The corporate world controls politics only if voters allow it. Let’s make educated choices at the ballot box
By Gerry Chidiac
PRINCE GEORGE – Opinion – Watching corporate-sponsored mainstream news can be confusing and frustrating.
I have great difficulty sitting through report after report about Russia tampering in U.S. elections. Why is this news? What did they stand to gain? Haven’t the Americans been tampering in elections in other countries for generations?
Though millions accept the nonsensical issues that dominate the news agenda and have drawn the frightening conclusion that they’re powerless, nothing could be further from the truth.
We need to remember that some news sources are quite credible. They ask simple, intelligent questions and, better yet, they help us find answers. Those addressing the issues have proven track records for integrity and for bringing about positive change. The best analyses of current events, I’ve found, come from veteran citizen rights activists Ralph Nader and Noam Chomsky.
Chomsky and Nader believe in the potential of the American political system, and both draw the same conclusion with regard to the current state of affairs in their country: Corporatist lobbyists determine the agenda of both major political parties.
The result has been the deterioration of consumer and labour rights since the era of Ronald Reagan. While wages for corporate leaders have increased, middle-class America has fallen into crisis. The consumer rights championed by Nader in the 1960s and 1970s are also in danger. One can even question whether he would be able to take on the auto industry and win if the battle had to be fought today.
The media continues to paint a picture of Democrat versus Republican, liberal versus conservative. In fact, there’s very little disagreement on many issues. Rank-and-file Democrats, Republicans, liberals and conservatives, for example, all want their families to be safe.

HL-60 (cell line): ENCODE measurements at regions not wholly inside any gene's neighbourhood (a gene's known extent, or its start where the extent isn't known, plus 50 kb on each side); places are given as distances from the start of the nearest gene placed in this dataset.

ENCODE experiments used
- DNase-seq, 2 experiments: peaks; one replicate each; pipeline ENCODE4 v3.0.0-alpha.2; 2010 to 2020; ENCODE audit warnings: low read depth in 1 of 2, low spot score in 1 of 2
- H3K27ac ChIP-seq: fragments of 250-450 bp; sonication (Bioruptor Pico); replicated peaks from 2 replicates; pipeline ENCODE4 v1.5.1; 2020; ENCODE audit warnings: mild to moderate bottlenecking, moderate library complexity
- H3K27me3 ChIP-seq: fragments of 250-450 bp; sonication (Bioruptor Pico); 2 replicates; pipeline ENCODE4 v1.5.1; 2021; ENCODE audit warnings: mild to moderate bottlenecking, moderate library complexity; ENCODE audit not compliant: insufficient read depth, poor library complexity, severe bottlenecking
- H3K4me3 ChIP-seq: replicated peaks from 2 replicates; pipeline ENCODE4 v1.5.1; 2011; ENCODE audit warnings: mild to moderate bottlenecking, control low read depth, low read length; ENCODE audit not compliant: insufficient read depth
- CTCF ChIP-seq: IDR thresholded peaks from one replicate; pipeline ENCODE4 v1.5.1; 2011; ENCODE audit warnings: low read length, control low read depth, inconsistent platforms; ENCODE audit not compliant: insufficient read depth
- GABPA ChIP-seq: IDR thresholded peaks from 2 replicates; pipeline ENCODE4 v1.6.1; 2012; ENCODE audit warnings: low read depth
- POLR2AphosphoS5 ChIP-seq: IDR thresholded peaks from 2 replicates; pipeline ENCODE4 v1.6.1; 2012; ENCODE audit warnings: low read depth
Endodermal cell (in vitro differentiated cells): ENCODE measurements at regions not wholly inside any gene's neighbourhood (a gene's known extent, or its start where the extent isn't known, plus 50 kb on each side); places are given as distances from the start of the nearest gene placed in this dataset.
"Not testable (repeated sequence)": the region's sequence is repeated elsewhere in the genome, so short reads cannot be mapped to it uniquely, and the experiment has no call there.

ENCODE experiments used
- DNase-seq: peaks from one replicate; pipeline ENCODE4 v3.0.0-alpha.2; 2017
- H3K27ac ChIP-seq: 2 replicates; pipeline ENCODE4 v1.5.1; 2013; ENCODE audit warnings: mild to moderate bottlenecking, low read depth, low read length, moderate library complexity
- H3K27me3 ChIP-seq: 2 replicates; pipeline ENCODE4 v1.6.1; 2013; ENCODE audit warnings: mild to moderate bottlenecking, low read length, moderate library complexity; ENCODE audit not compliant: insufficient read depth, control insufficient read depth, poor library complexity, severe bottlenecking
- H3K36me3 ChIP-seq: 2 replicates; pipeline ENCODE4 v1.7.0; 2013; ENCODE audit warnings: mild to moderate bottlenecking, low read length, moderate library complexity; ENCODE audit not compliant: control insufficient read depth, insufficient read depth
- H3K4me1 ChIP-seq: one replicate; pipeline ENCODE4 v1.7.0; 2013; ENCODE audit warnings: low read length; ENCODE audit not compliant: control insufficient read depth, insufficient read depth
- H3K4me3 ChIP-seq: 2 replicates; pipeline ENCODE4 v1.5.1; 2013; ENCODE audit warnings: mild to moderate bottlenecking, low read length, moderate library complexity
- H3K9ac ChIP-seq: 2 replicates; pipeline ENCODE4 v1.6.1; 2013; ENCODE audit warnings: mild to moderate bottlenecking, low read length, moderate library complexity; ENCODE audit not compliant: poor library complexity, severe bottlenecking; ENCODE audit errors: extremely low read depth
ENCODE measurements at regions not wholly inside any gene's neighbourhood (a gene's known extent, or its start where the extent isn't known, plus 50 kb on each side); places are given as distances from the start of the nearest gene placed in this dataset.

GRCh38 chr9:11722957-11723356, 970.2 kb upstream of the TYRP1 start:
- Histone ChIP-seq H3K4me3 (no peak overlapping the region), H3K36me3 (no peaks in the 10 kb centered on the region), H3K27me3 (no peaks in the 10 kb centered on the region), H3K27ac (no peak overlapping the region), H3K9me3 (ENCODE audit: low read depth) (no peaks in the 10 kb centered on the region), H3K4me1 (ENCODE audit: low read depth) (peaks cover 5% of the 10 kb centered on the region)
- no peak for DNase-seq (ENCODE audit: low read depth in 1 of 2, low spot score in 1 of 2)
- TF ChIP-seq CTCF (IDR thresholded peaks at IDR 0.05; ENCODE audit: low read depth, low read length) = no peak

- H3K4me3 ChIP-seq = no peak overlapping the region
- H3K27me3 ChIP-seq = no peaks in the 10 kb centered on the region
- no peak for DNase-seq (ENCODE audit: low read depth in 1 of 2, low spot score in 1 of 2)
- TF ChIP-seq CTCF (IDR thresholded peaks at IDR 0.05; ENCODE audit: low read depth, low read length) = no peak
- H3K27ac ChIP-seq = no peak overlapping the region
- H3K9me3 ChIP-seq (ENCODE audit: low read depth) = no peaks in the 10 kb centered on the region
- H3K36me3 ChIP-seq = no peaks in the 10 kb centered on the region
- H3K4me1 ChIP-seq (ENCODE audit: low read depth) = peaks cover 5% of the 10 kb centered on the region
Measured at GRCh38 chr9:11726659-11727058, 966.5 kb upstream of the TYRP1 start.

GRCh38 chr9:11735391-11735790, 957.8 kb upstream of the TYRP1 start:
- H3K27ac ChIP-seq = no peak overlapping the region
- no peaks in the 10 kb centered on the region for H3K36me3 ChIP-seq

While corporatists hide behind a conservative agenda, their views are anything but conservative. Government support for failing corporations has nothing to do with true conservatism, which calls for less state involvement in industry. If a company fails because its goals are short-term and unsustainable, it has no right to demand taxpayer support under the banner of conservatism. What they’re asking for is simply corporate socialism.
The private health insurance lobby also has American people convinced that paying twice as much for half the health coverage (when compared to Canada) is good for capitalism. The fact is that these costs are putting an unnecessary burden on small businesses. Even larger international corporations find it less expensive to locate their North American offices in Canada.
A recent guest on Nader’s radio show, experienced investigative journalist Allan Nairn, pointed out that Americans are facing a crucial time in their history. President Donald Trump has continued to push policies that increase the gap between the rich and poor and push the corporate agenda.
Chomsky points out that Republican climate policies put the entire planet at risk, and that this has gotten even worse under Trump.
Many Americans will argue that the Democrats are also terrible. They’re correct. Democrat members of Congress are influenced corporatists as well. As charming as Barack Obama was, he continued to add fuel to foreign animosity by supporting covert military operations. He also did little to improve race relations or income inequity at home, and he agreed to bail out American financial institutions despite their damaging practices.
Chomsky points out, however, that one can work with the Democrats. Removing Trump’s majority in the upcoming mid-term elections will, therefore, be an important first step in restoring democratic rights to the American people. From there, citizens can work at the local level to ensure that candidates represent them as they should. If they won’t, they will simply be replaced.
Though corporatists control a great deal, they don’t control the vote in the United States or in any other developed country. We still have free elections and every adult citizen has a voice.
As long as we listen to those who truly have our best interests at heart and act accordingly, the future is bright. The responsibility truly does rest on our shoulders.
Columnist Gerry Chidiac is an award-winning high school teacher specializing in languages, genocide studies and works with at-risk students.
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